By: D|K’s Health Care Team
On November 24, 2017, the Centers for Medicare & Medicaid Services (“CMS”) announced an 18 month moratorium on certain enforcement remedies for specific Phase 2 nursing home regulations that became effective on November 28, 2017. The moratorium reflects a 6-month extension of the June 2017 moratorium and is for the purpose of educating providers and surveyors to “ensure that they understand the health and safety expectations that will be evaluated…since these Phase 2 requirements are associated with unique and separate tags where specialized efforts and technical assistance may be needed.”
The 18 month moratorium applies to the imposition of civil money penalties (“CMPs”), discretionary denials of payment for new admissions (“DPNAs”) and discretionary termination where the remedy is based on a deficiency finding of one set of specific F-tags. It is important to note, however, that the moratorium only affects discretionary enforcement remedies. The moratorium also did not affect the November 28, 2017 implementation for Phase 2 provisions. State survey agencies will still cite all tags and will continue to forward their findings to the regional office. Only the following F-tags are affected by the moratorium:
- F655 (Baseline Care Plan)
- F740 (Behavioral Health Services),
- F741 (Sufficient/Competent Direct Care/Access Staff-Behavioral Health),
- F758 (Psychotropic Medications)
- F838 (Facility Assessment),
- F881 (Antibiotic Stewardship Program),
- F865 (QAPI Program and Plan), and
- F926 (Smoking Policies).
Noncompliance with any of the specified F-tags can result only in a Directed Plan of Correction and/or Directed In-Service training as potential remedies. However, CMS is not extending the moratorium to F608, which addresses reporting reasonable suspicion of crime, nor is it being extended to any other Phase 2 F-tag that is not included in the list above.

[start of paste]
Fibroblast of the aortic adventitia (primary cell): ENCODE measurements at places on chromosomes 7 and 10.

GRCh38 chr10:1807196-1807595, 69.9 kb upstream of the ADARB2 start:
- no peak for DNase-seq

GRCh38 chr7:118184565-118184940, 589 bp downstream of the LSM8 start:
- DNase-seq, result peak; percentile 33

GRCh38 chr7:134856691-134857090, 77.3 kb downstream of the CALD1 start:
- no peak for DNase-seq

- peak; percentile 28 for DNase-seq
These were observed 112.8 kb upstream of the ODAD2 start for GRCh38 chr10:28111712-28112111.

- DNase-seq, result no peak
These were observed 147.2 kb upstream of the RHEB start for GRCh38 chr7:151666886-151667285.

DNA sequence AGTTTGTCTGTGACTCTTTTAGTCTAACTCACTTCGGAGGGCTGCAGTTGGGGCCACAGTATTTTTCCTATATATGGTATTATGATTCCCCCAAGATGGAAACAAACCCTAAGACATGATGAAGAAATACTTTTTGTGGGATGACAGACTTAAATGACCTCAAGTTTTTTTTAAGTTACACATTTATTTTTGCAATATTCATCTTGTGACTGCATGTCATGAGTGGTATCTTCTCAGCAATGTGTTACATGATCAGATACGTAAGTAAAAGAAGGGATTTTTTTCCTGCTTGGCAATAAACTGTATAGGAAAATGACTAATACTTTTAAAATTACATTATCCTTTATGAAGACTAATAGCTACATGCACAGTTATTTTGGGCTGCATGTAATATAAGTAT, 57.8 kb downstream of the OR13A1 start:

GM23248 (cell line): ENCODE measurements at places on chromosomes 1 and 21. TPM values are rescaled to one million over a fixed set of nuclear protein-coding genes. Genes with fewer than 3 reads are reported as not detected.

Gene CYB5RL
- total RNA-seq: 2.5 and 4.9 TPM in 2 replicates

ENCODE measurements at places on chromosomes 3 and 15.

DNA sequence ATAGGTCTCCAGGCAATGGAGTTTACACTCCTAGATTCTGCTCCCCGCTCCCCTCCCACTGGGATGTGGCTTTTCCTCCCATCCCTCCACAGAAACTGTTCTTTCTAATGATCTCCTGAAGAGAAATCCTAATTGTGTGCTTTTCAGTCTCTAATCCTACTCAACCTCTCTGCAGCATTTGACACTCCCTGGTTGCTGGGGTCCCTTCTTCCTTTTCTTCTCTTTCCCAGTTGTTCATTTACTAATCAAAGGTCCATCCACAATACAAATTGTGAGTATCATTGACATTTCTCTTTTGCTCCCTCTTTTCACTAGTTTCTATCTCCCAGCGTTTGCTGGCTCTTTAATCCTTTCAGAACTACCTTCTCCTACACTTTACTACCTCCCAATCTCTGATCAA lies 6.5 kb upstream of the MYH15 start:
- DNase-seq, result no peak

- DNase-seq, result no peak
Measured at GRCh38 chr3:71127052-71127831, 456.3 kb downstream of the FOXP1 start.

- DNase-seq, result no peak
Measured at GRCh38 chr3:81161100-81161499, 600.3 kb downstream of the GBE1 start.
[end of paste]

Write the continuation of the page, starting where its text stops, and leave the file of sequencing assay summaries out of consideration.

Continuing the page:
Statutorily required penalties such as mandatory DPNAs and mandatory termination for failure to achieve substantial compliance within the required timeframe will continue to be imposed for noncompliance with any Phase 1 or Phase 2 requirements.
CMS also announced a temporary freeze to health inspection five-star ratings which is expected to begin in early 2018 and last approximately one year. It should be noted that any health surveys or complaint investigations conducted before November 28, 2017 will continue to be used in calculating a facility’s star rating. Further, the health inspection star rating will be using information only from the two most recent cycles of surveys – this is a change in the rating that is used to be calculated with the three most recent surveys.
In addition to the temporary freeze to the health inspection ratings, CMS plans to post summaries of a facility’s most recent survey findings to the Nursing Home Compare website, including a full report of each survey. The posts will provide details such as the amount of deficiencies cited, the highest scope and severity level cited or, if applicable, that the facility was deficiency-free. CMS has communicated these changes to the different programs that use the Five-Star Quality Rating System as a component of their program. CMS expects these changes to go into effect at the same time as the changes to the Five-Star Quality Rating System, outlined in the preceding paragraph.
Should you have any questions about the temporary moratorium on the imposition of certain enforcement remedies, please contact your Davis & Kuelthau attorney, the author noted above or the related practice group chair linked here.